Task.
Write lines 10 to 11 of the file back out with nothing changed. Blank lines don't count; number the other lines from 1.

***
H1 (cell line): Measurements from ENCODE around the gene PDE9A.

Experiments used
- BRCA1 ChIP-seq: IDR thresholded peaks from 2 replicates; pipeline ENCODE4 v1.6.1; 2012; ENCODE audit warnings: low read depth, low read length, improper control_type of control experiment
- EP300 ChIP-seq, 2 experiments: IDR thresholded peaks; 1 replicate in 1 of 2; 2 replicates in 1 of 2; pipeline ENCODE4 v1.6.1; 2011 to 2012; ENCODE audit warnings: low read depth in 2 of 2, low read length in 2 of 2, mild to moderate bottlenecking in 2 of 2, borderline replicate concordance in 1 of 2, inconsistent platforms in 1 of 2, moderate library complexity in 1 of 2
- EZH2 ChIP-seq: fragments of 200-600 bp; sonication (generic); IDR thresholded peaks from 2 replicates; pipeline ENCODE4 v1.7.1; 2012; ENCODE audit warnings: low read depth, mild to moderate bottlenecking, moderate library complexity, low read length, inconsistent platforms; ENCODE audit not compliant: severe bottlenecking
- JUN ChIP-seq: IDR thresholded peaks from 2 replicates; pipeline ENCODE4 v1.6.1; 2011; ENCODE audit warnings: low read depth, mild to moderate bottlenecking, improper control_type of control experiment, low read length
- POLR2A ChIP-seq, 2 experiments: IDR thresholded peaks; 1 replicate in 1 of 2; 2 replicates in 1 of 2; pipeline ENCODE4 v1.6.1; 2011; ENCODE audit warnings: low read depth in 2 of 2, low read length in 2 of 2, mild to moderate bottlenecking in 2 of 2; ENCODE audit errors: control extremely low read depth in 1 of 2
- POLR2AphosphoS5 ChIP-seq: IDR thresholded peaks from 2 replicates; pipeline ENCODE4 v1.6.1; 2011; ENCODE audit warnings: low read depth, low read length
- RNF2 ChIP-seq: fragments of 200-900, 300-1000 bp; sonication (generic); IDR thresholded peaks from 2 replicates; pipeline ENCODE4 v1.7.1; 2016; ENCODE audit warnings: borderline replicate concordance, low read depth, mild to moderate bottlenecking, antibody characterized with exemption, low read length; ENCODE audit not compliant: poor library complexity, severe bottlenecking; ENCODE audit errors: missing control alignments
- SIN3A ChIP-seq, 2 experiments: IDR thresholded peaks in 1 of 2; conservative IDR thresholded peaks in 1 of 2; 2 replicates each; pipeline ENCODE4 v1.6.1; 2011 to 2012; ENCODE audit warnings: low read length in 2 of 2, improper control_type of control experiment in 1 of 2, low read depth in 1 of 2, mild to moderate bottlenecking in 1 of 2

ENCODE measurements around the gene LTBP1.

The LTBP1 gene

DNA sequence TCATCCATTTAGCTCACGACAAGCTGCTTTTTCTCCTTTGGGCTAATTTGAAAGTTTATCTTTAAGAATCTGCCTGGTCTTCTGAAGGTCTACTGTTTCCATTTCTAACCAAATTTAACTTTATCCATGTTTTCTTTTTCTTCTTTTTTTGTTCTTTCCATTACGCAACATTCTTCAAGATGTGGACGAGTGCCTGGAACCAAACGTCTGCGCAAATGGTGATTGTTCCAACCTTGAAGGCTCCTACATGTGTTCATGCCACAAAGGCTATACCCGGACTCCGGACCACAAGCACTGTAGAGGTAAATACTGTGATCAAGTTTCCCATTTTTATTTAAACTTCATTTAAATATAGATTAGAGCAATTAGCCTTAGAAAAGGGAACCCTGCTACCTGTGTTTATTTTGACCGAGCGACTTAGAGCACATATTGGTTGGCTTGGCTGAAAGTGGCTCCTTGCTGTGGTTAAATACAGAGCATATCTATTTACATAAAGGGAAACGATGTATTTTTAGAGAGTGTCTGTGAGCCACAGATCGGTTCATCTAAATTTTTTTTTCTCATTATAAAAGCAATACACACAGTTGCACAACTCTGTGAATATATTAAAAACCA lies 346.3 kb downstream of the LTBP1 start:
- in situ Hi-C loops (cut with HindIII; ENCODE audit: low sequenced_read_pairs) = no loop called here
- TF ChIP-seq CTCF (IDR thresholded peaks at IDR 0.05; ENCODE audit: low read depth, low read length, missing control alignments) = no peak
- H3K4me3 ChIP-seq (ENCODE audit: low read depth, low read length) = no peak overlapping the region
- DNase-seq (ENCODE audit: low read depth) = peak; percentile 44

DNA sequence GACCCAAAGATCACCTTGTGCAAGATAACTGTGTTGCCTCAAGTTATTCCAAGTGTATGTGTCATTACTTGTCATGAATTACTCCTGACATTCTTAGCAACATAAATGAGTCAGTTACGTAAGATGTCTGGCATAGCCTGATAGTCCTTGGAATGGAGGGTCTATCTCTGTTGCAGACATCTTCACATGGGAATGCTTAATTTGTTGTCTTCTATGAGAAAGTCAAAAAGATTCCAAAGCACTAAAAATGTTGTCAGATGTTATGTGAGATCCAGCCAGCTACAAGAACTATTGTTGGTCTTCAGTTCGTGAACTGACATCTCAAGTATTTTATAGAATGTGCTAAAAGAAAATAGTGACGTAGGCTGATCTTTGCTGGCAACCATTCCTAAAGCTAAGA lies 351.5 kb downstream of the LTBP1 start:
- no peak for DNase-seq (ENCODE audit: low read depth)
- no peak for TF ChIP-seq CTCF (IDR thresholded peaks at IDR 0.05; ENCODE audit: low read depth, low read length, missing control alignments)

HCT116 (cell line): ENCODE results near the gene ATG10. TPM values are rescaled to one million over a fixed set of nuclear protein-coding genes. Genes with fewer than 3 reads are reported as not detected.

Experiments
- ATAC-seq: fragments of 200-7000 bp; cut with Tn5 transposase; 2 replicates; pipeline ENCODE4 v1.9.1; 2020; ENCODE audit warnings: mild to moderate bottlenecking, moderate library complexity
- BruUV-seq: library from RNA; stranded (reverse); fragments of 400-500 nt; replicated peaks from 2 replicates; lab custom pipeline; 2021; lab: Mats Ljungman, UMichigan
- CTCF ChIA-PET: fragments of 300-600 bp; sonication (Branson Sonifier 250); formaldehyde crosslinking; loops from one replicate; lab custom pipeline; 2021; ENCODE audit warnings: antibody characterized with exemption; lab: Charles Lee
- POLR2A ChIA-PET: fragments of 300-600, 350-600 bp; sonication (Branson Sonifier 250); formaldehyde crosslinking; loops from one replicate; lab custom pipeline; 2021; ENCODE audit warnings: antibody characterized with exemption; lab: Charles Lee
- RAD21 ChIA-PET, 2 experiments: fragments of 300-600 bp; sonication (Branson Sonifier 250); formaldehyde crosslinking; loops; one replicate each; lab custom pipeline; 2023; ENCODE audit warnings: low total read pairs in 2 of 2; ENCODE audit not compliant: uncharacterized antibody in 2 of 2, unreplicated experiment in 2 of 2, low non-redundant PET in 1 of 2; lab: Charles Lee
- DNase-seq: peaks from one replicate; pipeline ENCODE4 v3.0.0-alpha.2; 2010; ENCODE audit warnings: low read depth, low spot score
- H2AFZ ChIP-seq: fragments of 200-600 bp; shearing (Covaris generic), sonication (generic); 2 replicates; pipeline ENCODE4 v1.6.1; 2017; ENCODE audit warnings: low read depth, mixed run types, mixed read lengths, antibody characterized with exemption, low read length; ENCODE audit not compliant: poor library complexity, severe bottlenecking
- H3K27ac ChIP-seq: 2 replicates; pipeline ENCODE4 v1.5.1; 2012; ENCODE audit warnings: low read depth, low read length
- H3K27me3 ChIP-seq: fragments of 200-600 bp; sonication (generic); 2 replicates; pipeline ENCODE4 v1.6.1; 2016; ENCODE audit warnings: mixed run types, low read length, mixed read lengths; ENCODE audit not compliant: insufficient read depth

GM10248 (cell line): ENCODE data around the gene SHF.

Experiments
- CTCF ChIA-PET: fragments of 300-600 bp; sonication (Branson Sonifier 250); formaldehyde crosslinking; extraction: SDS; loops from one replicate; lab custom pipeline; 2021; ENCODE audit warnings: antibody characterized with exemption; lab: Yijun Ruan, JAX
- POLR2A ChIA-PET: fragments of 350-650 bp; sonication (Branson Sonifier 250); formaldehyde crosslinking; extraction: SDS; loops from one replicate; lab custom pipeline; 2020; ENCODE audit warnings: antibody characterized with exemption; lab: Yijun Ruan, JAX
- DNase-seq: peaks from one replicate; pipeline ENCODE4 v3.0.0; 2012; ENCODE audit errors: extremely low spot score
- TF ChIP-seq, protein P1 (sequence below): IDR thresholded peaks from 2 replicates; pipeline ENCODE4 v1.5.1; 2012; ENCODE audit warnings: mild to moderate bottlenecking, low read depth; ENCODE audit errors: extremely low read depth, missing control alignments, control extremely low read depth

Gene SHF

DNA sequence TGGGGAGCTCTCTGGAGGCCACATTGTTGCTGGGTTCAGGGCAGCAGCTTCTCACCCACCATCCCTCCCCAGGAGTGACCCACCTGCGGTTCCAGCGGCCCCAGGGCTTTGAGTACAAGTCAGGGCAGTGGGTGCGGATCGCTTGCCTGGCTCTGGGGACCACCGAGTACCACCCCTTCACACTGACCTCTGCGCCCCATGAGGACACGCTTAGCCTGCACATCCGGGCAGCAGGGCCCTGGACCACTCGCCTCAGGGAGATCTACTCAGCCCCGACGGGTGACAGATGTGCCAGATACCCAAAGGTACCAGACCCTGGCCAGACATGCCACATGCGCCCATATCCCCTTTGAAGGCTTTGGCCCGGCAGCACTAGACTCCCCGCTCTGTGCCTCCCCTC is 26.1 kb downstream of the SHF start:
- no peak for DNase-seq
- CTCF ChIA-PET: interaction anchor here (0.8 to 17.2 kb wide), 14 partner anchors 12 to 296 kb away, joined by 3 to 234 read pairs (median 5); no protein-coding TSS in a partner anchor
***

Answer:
- SIN3A ChIP-seq, 2 experiments: IDR thresholded peaks in 1 of 2; conservative IDR thresholded peaks in 1 of 2; 2 replicates each; pipeline ENCODE4 v1.6.1; 2011 to 2012; ENCODE audit warnings: low read length in 2 of 2, improper control_type of control experiment in 1 of 2, low read depth in 1 of 2, mild to moderate bottlenecking in 1 of 2

ENCODE measurements around the gene LTBP1.